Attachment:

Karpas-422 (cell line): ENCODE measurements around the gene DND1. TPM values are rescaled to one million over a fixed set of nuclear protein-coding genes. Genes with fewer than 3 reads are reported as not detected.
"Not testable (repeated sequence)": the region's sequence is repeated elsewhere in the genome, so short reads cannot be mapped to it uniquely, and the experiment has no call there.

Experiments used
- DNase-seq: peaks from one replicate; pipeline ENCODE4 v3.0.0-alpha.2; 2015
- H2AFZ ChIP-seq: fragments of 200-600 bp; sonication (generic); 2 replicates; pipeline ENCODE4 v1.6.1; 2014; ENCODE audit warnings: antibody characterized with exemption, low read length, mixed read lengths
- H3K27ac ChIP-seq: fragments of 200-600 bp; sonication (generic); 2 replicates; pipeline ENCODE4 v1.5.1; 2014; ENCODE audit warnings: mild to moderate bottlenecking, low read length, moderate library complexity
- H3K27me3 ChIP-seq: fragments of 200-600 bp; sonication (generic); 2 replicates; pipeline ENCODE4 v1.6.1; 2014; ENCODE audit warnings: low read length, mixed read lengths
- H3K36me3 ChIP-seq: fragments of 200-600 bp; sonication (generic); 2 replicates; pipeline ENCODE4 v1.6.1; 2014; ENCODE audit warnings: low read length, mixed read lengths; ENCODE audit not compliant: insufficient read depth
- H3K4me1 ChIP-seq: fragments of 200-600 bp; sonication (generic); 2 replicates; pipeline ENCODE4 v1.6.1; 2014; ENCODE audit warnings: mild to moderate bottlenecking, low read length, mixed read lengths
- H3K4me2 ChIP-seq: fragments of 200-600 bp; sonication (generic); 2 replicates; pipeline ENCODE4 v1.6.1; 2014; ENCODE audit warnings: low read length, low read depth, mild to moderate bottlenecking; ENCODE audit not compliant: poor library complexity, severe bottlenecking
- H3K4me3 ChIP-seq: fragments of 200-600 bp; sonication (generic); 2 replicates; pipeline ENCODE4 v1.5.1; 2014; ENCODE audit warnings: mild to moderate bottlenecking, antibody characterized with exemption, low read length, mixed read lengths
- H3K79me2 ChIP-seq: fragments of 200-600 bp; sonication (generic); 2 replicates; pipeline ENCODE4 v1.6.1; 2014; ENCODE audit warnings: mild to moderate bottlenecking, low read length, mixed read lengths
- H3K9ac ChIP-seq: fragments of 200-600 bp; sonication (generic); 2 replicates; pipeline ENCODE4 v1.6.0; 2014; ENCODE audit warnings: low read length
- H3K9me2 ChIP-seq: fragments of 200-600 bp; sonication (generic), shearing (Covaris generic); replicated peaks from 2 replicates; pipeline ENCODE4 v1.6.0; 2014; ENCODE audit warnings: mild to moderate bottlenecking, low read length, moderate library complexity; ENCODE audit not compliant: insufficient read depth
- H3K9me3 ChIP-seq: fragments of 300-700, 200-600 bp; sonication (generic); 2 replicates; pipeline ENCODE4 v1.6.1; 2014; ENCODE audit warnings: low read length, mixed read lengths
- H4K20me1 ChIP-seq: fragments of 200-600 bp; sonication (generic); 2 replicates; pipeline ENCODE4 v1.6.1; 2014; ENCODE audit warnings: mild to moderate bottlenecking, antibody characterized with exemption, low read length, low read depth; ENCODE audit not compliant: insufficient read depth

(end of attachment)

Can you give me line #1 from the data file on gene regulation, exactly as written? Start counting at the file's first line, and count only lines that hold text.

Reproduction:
Karpas-422 (cell line): ENCODE measurements around the gene DND1. TPM values are rescaled to one million over a fixed set of nuclear protein-coding genes. Genes with fewer than 3 reads are reported as not detected.